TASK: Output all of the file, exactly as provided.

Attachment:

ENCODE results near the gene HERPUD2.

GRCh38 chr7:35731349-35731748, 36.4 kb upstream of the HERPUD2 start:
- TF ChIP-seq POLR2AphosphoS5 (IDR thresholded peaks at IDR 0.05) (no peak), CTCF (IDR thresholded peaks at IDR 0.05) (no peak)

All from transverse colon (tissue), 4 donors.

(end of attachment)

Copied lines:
ENCODE results near the gene HERPUD2.

GRCh38 chr7:35731349-35731748, 36.4 kb upstream of the HERPUD2 start:
- TF ChIP-seq POLR2AphosphoS5 (IDR thresholded peaks at IDR 0.05) (no peak), CTCF (IDR thresholded peaks at IDR 0.05) (no peak)

All from transverse colon (tissue), 4 donors.